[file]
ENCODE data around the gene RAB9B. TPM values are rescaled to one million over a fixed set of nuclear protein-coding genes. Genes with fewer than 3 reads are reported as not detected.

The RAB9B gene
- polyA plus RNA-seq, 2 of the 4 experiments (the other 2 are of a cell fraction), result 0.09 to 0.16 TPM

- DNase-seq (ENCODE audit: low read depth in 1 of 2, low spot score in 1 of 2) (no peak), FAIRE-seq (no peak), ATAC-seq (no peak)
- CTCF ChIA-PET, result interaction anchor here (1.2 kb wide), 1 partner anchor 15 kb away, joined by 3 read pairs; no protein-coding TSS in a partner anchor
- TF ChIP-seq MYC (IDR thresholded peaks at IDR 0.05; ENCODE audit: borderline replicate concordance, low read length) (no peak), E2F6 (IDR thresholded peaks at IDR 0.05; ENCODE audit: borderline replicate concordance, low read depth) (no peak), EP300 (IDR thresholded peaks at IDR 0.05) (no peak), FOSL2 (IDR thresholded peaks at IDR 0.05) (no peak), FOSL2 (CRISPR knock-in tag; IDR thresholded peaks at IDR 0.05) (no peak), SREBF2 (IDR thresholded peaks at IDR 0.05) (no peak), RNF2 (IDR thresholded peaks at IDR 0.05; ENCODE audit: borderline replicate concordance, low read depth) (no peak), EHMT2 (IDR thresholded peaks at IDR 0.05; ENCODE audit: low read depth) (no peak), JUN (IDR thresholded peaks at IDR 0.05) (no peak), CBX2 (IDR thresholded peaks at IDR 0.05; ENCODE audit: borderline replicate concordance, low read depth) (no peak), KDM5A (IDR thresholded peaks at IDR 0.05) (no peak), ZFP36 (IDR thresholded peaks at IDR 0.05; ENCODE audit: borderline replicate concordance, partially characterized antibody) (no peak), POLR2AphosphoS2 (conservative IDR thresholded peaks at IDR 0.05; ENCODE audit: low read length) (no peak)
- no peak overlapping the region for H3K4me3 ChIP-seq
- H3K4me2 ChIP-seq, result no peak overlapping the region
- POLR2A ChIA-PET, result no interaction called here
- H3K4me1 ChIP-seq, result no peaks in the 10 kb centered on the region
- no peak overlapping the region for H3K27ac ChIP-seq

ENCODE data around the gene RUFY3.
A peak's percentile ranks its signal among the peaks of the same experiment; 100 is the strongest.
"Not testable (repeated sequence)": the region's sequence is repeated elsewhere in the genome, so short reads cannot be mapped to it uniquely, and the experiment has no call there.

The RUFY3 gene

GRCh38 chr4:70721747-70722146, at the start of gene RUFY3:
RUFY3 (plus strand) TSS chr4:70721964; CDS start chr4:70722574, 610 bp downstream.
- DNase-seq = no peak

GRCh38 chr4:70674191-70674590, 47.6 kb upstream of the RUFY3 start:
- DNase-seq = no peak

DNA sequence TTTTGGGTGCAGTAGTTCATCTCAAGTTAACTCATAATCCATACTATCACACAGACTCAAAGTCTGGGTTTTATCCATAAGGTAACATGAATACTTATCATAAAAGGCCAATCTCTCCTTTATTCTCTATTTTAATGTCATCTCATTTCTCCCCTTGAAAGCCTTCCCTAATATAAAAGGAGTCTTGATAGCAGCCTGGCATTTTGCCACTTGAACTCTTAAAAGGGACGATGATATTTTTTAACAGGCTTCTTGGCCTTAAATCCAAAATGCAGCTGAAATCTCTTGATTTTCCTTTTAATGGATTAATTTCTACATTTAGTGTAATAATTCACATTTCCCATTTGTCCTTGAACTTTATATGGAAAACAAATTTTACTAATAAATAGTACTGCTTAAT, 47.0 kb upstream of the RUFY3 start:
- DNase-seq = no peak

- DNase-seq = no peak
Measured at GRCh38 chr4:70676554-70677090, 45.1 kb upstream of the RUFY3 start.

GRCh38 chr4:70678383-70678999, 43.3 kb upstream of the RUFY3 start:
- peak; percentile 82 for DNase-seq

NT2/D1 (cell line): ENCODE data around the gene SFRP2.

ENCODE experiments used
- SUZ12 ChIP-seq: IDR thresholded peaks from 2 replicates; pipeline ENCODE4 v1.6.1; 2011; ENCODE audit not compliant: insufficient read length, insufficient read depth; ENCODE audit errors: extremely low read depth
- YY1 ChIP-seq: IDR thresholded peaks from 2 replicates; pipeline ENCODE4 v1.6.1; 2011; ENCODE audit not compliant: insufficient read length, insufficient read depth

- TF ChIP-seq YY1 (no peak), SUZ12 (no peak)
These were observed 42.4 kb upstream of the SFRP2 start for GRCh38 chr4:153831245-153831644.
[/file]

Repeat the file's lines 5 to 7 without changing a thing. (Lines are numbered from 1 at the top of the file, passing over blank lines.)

- CTCF ChIA-PET, result interaction anchor here (1.2 kb wide), 1 partner anchor 15 kb away, joined by 3 read pairs; no protein-coding TSS in a partner anchor
- TF ChIP-seq MYC (IDR thresholded peaks at IDR 0.05; ENCODE audit: borderline replicate concordance, low read length) (no peak), E2F6 (IDR thresholded peaks at IDR 0.05; ENCODE audit: borderline replicate concordance, low read depth) (no peak), EP300 (IDR thresholded peaks at IDR 0.05) (no peak), FOSL2 (IDR thresholded peaks at IDR 0.05) (no peak), FOSL2 (CRISPR knock-in tag; IDR thresholded peaks at IDR 0.05) (no peak), SREBF2 (IDR thresholded peaks at IDR 0.05) (no peak), RNF2 (IDR thresholded peaks at IDR 0.05; ENCODE audit: borderline replicate concordance, low read depth) (no peak), EHMT2 (IDR thresholded peaks at IDR 0.05; ENCODE audit: low read depth) (no peak), JUN (IDR thresholded peaks at IDR 0.05) (no peak), CBX2 (IDR thresholded peaks at IDR 0.05; ENCODE audit: borderline replicate concordance, low read depth) (no peak), KDM5A (IDR thresholded peaks at IDR 0.05) (no peak), ZFP36 (IDR thresholded peaks at IDR 0.05; ENCODE audit: borderline replicate concordance, partially characterized antibody) (no peak), POLR2AphosphoS2 (conservative IDR thresholded peaks at IDR 0.05; ENCODE audit: low read length) (no peak)
- no peak overlapping the region for H3K4me3 ChIP-seq